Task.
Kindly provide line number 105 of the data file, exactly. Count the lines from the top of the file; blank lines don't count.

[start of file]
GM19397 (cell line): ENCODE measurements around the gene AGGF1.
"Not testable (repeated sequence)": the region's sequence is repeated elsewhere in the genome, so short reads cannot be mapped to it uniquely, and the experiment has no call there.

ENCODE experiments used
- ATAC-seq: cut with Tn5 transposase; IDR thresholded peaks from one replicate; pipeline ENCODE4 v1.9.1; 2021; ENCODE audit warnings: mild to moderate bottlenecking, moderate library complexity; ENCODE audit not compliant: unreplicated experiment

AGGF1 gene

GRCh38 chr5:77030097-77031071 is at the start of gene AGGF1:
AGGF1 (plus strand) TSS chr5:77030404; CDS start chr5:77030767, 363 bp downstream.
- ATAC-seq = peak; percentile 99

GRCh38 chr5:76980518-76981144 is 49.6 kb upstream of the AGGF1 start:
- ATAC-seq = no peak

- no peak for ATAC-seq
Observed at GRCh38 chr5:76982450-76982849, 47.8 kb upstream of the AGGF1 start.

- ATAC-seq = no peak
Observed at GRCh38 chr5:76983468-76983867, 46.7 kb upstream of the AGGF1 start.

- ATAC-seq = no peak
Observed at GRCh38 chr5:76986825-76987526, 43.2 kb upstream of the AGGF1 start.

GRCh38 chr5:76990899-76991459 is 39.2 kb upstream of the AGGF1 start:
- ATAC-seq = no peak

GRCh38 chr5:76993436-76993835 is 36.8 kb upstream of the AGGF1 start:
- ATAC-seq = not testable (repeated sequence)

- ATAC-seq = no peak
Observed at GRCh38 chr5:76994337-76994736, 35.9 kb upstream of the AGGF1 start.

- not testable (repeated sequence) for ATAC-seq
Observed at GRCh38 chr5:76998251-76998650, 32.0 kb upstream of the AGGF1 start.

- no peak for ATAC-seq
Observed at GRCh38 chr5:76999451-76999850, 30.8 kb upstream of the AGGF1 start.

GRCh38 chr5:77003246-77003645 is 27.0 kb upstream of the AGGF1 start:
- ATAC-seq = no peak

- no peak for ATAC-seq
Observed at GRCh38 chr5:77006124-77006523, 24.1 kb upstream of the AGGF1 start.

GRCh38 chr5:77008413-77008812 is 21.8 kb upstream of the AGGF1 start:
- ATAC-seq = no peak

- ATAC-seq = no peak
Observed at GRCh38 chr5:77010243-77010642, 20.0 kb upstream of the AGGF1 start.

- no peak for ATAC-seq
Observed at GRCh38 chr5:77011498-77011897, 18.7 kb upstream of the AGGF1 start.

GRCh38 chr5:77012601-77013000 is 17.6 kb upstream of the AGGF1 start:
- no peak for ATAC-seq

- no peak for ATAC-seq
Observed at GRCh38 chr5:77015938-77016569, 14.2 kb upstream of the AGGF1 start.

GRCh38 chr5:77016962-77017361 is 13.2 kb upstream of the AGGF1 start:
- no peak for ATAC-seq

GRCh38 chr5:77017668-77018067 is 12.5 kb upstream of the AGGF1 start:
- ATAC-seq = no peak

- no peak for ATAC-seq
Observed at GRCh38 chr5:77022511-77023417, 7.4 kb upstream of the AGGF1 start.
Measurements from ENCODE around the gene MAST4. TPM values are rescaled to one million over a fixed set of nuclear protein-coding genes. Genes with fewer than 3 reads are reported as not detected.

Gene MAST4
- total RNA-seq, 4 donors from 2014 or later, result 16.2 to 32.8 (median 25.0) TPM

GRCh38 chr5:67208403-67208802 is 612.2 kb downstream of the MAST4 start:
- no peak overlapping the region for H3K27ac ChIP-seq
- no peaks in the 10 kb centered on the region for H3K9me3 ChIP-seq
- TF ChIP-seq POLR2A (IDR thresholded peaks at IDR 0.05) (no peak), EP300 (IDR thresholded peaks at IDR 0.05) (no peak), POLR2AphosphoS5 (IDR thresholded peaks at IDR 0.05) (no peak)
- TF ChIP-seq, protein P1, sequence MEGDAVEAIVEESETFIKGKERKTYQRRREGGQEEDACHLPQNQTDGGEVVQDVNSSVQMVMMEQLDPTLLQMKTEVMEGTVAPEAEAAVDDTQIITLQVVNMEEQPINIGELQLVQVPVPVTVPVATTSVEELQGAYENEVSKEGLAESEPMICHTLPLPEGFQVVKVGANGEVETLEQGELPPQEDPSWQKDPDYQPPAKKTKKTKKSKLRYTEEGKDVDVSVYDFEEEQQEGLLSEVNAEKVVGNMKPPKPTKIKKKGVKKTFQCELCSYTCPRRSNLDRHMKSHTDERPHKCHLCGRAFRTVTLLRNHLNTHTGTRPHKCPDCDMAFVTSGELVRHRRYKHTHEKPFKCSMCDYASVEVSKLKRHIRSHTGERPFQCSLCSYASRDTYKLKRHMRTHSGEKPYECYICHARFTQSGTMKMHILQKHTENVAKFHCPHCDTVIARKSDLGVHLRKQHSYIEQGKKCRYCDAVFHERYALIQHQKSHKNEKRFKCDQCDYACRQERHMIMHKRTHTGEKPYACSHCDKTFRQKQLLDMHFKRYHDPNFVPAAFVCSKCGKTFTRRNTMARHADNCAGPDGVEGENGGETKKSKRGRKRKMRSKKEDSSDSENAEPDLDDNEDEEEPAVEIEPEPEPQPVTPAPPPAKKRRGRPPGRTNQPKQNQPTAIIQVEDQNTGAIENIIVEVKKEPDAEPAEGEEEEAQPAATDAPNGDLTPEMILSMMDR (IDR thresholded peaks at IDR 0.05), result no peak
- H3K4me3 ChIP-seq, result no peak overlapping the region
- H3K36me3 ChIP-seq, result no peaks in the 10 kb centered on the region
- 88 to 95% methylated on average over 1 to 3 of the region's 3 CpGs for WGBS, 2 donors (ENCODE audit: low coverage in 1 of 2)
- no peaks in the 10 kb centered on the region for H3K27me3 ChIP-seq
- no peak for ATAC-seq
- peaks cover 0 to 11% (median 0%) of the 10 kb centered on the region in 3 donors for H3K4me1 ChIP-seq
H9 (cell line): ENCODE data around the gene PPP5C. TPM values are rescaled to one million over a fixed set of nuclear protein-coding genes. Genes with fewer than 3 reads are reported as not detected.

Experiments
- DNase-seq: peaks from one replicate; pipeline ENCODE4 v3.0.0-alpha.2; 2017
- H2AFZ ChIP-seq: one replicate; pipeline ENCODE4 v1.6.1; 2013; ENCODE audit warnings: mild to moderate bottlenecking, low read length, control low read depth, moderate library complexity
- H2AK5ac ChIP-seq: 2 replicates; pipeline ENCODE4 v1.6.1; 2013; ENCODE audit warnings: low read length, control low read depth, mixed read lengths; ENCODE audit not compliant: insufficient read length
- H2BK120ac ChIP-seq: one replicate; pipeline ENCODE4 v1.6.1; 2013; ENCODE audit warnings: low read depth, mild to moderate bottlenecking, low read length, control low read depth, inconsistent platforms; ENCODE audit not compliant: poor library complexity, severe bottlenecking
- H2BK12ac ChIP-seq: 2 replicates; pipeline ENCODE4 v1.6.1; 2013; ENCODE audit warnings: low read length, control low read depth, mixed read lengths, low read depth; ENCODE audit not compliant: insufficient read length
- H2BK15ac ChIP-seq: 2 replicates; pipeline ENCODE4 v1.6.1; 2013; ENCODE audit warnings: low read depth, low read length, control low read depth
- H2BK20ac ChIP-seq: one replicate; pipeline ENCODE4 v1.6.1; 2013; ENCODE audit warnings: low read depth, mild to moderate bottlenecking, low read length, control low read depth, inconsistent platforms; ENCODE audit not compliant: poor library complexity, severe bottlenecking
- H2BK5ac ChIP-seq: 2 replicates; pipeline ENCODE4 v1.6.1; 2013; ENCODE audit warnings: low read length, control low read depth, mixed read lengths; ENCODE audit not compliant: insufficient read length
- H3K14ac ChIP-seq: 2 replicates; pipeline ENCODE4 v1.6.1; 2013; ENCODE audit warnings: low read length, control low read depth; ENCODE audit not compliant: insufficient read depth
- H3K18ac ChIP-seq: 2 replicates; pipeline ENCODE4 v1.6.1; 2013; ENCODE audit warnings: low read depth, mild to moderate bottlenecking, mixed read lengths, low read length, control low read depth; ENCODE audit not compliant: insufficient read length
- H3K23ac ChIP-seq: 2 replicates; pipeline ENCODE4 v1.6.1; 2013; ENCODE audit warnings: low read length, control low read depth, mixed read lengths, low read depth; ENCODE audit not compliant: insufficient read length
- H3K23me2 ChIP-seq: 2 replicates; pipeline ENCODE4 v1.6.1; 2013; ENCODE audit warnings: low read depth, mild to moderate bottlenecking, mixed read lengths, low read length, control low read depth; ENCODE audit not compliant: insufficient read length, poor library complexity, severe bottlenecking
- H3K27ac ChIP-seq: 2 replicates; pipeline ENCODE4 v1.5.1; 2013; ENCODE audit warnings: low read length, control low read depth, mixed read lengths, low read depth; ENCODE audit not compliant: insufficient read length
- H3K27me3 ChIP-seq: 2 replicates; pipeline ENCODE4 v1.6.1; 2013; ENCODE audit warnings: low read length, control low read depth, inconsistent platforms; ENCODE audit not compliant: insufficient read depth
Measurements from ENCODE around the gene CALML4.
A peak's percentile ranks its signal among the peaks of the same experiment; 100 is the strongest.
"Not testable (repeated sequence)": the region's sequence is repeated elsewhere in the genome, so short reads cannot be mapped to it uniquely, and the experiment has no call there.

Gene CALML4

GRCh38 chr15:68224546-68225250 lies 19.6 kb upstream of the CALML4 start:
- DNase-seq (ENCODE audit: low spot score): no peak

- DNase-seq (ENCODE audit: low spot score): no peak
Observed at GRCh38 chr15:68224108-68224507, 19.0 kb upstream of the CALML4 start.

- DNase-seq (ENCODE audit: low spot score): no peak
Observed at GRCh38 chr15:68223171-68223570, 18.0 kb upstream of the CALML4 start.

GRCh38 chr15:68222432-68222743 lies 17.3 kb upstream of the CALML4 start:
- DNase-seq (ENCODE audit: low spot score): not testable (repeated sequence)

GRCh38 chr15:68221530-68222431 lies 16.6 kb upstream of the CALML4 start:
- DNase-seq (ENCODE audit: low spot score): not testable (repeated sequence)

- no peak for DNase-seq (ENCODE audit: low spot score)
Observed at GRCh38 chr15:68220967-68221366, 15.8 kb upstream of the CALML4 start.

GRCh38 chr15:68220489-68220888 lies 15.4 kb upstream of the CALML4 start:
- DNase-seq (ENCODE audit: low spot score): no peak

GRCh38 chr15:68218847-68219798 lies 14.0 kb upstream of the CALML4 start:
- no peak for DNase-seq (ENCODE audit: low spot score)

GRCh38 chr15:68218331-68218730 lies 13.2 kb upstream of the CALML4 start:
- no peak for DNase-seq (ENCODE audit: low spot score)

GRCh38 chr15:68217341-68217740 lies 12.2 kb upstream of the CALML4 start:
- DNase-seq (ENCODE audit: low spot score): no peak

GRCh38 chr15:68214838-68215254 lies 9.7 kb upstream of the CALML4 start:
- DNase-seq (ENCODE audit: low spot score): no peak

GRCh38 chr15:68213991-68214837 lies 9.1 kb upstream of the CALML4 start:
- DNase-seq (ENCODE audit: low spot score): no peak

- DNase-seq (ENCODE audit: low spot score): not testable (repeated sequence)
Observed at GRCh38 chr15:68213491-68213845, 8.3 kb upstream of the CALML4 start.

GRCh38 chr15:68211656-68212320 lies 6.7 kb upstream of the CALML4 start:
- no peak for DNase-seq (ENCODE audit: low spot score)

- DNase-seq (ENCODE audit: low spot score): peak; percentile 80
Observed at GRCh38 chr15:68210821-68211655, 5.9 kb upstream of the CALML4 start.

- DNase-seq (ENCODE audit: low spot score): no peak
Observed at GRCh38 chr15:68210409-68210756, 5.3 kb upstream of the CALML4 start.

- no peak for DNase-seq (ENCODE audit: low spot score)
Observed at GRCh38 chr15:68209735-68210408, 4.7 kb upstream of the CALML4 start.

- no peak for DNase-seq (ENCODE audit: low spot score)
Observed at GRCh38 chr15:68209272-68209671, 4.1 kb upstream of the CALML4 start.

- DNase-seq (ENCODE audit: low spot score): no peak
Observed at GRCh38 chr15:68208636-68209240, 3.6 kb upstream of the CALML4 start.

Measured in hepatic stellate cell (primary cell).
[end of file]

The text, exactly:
- DNase-seq (ENCODE audit: low spot score): not testable (repeated sequence)